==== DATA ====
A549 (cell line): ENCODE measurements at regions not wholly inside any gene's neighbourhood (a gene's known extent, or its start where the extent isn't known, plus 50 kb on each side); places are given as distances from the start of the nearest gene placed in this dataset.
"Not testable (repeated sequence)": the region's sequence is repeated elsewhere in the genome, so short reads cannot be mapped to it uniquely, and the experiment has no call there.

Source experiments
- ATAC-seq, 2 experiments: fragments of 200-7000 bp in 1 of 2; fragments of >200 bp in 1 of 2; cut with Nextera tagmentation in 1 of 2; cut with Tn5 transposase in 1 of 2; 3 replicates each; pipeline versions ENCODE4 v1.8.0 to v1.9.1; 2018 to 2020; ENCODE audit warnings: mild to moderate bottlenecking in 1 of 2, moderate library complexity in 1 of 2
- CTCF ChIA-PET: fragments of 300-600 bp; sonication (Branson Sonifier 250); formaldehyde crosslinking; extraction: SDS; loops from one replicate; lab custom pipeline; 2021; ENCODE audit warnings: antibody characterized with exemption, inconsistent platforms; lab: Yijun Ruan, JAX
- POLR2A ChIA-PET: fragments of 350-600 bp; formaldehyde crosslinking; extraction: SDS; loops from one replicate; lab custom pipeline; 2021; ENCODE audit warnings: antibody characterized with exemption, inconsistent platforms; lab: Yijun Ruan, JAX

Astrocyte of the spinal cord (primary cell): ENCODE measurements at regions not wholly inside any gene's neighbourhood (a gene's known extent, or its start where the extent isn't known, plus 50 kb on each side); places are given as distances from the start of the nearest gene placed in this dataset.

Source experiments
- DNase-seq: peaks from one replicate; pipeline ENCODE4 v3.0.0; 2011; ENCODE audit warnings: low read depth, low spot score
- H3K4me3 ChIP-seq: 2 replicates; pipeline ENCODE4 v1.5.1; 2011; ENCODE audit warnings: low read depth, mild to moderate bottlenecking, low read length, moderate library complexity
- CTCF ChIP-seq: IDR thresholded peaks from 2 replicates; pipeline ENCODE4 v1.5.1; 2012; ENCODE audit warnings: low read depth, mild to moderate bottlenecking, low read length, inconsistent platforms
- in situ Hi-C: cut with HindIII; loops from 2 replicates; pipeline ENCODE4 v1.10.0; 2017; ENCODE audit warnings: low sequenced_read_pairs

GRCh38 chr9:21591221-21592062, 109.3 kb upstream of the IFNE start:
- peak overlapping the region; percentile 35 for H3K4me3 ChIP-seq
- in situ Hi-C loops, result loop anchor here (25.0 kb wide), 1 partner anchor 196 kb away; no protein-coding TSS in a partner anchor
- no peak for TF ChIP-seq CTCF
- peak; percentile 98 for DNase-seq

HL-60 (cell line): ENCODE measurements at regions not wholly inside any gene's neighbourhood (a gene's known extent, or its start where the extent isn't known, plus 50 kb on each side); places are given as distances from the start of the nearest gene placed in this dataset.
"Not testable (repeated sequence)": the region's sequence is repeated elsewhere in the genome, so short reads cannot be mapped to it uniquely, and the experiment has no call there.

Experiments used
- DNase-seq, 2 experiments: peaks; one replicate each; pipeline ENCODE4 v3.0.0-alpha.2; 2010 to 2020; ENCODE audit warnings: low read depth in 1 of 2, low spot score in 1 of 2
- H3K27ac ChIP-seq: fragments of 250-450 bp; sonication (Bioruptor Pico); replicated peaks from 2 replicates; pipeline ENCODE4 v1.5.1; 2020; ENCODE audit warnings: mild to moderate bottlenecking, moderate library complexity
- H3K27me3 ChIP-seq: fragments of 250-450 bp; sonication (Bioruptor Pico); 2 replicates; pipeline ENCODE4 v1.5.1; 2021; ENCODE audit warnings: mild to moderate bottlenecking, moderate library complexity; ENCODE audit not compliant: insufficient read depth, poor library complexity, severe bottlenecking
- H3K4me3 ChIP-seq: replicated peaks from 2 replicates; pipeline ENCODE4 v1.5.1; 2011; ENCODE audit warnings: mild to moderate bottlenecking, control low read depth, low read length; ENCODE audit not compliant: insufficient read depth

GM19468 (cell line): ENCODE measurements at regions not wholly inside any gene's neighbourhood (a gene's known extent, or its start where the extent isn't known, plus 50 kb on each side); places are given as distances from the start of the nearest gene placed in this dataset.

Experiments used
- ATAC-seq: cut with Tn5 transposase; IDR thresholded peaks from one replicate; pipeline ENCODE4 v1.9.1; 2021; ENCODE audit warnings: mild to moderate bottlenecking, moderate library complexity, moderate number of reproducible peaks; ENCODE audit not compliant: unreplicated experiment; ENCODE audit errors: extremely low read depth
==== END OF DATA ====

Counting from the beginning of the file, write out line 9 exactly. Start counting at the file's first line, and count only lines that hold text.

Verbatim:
- DNase-seq: peaks from one replicate; pipeline ENCODE4 v3.0.0; 2011; ENCODE audit warnings: low read depth, low spot score